Quite a few books have seemed good at the beginning but at the end, they just haven’t pass my (not very high) threshold of recommending. But I can recommend this one as long as one can get past the author’s ego 🙂
After reading this book, one’d be very up-to-date about the current status of the Dark Matter searches as well as Dark Energy and other astrophysical / cosmological matters. Though the book seems to have been written in an effort to educate the general public, the author has delved a bit deeper into the matters of Dark Matter and also Dark Energy (to slightly less extent). I’ve found the Chapters 7 & 8 the most informative for me. When I have been listening to seminars about Dark Matter searches, I’ve sometimes found them quite confusing as the experiment results are often contradictory to each other. The comparison plots with so many experimental results all in one (in various colors) are very difficult to digest. But this book is effectively like nice colleagues giving us lectures summarizing the search results of the Top quark (in ~1995’s) or the Higgs boson (in recent years). I’ve also learnt some tidbits here or there in the last chapter (Chap. 9), not to mention the “dark star” which I probably have never really/seriously heard of and might explain the origin of those supermassive black hole with millions or billions of Solar masses.
Excluding the pages of Notes/Index, this book is only a bit more than 200 pages, certainly easier to read than Roger Penrose’s >1000-page “The Road to Reality”. I don’t remember that I’ve heard of the author’s name before reading this book. Apparently, she’s a professor & theoretical astrophysicist in the U. of Michigan and she’s introduced her contributions quite fully throughout this book. From my judgment, her most significant contribution was probably her calculations with 2 other collaborators for the rates of WIMP scattering off various target materials, which has led to the start of the Dark Matter direct searches (p.131-134). I’ve learnt that for spin-independent WIMP-nucleus interactions, the rate is amplified by A2 where A is the atomic mass or even A4 for nuclei lighter than the WIMP (p. 134-5). But for spin-dependent scattering, there is no such factor and “a WIMP interacts only with the total spin of the nucleus” (1st sentence of the 2nd paragraph on p.135).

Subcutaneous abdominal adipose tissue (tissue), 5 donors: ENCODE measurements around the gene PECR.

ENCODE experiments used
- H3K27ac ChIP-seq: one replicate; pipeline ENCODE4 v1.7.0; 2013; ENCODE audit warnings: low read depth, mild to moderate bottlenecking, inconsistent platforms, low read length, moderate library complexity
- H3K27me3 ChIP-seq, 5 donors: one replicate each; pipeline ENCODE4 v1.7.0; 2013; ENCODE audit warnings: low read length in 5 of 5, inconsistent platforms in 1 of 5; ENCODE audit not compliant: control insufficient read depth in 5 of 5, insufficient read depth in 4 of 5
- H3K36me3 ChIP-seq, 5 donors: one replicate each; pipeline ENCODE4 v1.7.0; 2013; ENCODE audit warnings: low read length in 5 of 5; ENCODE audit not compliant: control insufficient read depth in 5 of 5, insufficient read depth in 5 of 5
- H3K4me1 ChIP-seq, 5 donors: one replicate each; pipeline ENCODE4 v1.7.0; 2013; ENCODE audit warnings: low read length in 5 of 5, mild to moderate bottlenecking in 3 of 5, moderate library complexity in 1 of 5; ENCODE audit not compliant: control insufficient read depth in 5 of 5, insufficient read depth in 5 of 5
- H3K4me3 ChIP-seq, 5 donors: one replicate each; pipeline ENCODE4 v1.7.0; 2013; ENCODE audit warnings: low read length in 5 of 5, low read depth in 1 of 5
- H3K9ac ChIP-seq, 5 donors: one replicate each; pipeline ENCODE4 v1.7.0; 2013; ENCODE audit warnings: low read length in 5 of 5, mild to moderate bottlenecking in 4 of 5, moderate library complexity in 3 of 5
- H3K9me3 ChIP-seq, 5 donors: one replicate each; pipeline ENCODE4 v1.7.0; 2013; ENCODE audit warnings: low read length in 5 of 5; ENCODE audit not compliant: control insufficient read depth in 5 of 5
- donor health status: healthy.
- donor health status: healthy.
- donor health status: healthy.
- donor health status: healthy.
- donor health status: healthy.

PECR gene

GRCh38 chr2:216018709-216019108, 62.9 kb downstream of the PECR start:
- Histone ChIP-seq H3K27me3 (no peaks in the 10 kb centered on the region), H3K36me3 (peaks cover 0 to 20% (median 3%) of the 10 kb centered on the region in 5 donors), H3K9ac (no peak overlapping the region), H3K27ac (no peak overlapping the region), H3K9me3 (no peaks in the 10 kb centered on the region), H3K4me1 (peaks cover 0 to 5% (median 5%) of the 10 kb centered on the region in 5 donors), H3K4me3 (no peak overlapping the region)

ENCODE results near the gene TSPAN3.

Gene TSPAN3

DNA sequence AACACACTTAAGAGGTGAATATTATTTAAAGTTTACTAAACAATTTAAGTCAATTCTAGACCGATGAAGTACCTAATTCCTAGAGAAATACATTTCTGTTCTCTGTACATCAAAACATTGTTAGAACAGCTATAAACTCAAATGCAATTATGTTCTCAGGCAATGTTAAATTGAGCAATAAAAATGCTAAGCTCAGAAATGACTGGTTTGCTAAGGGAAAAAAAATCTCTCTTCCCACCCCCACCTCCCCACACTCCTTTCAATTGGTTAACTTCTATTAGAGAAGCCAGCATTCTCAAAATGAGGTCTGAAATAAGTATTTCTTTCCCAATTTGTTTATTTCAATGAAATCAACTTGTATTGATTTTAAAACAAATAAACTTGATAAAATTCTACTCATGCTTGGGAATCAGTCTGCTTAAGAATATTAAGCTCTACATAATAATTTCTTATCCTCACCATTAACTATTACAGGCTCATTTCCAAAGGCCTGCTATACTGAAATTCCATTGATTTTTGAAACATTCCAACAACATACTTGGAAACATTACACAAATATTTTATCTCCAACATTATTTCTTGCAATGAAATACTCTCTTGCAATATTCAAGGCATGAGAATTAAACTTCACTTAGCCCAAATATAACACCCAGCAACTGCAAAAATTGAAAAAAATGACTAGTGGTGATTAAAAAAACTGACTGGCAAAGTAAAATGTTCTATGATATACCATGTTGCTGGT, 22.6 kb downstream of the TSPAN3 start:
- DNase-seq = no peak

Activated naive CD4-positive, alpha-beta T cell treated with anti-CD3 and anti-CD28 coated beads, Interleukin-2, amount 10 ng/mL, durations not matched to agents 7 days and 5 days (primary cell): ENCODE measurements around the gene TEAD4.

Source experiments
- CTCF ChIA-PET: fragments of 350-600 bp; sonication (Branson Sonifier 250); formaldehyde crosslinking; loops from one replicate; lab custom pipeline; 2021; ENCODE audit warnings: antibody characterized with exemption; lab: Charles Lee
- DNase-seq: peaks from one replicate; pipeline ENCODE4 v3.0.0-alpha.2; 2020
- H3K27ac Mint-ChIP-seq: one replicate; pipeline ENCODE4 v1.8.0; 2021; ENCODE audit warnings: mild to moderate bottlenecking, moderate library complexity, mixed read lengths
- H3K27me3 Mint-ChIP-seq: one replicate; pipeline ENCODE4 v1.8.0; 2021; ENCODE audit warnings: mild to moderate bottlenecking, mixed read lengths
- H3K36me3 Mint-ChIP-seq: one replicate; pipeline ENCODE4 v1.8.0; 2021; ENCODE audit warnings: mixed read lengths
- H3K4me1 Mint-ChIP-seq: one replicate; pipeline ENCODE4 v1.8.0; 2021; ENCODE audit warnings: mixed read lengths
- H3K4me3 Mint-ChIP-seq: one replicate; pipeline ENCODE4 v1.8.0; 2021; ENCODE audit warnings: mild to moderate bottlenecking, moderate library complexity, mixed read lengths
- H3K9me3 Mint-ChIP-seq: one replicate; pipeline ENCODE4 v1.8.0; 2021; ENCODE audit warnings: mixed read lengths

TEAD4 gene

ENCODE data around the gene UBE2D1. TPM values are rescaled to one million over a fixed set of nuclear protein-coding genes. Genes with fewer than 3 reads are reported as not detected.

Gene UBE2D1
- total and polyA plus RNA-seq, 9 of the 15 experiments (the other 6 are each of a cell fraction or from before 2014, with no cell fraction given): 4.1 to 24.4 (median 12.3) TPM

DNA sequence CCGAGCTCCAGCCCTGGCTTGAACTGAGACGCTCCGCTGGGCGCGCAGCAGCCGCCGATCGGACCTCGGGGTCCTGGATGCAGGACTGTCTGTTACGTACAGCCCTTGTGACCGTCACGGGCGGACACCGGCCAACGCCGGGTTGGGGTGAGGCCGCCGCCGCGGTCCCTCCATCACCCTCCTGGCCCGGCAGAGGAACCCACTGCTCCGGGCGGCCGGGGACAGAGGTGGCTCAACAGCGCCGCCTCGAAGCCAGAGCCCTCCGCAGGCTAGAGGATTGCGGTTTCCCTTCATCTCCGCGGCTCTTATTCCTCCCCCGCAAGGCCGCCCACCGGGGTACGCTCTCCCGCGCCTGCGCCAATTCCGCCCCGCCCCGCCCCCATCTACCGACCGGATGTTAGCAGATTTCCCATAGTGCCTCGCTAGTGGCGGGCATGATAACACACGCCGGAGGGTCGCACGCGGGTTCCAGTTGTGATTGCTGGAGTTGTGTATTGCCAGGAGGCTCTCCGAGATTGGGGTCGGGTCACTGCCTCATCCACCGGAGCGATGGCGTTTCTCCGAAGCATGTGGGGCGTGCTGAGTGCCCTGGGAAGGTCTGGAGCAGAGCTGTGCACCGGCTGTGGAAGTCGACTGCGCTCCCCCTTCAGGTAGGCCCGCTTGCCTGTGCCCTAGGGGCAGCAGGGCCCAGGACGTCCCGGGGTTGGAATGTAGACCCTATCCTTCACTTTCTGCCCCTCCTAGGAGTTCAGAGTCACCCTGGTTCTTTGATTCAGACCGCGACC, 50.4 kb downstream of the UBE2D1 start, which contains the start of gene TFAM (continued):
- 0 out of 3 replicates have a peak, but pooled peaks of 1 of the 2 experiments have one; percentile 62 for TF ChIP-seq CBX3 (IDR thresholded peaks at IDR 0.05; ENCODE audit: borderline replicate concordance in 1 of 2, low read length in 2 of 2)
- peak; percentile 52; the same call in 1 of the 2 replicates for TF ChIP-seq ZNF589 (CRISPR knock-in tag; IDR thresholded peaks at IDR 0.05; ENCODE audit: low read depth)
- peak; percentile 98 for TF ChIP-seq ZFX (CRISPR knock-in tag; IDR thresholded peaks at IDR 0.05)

Dark Matter searches have been going on for years and the author has thoughtfully and interestingly divided a dark matter project into 5 stages (p. 141). To me, dark matter project is like a conglomeration of physicists from the fields of astronomy, particle physics and condensed matter physics. I’ve always only had a vague impression of what they’ve been doing and often assumed that they were doing the impossible. This book has modified my impression quite substantially and though I may not be as optimistic as the author, I won’t be surprised that they might have a breakthrough in a few years. But Dark Energy is a more difficult matter. I remember Frank Wilczek has said that it’s the problem for the next generation in a colloquium in our Lab. a few years ago. And of course, this kind of Standard Model of Cosmology (with Dark Matter and Dark Energy) assuming General Relativity’s validity to infinity can be totally wrong and we may need another revolution before we make real progress.
A few noteworthy points in Chap. 8: Dark Matter experiments of DAMA, Cogent and CRESST seemed to favor the evidence of WIMP whereas CDMS, XENON and LUX, up to early 2014 (I guess), seemed to have shown null results. DAMA (famous for its annual modulation as predicted by the author and her collaborators) apparently has refused to share their data with outsiders, which makes the community skeptical (last paragraph on.151). The indirect search in the South Pole or the space have generally found no evidence of WIMP so far. 10 GeV WIMP has been mentioned quite a bit in this book but the fact that LHC and other accelerator experiments have never seen such a not-so-heavy particle makes me personally very skeptical of its existence.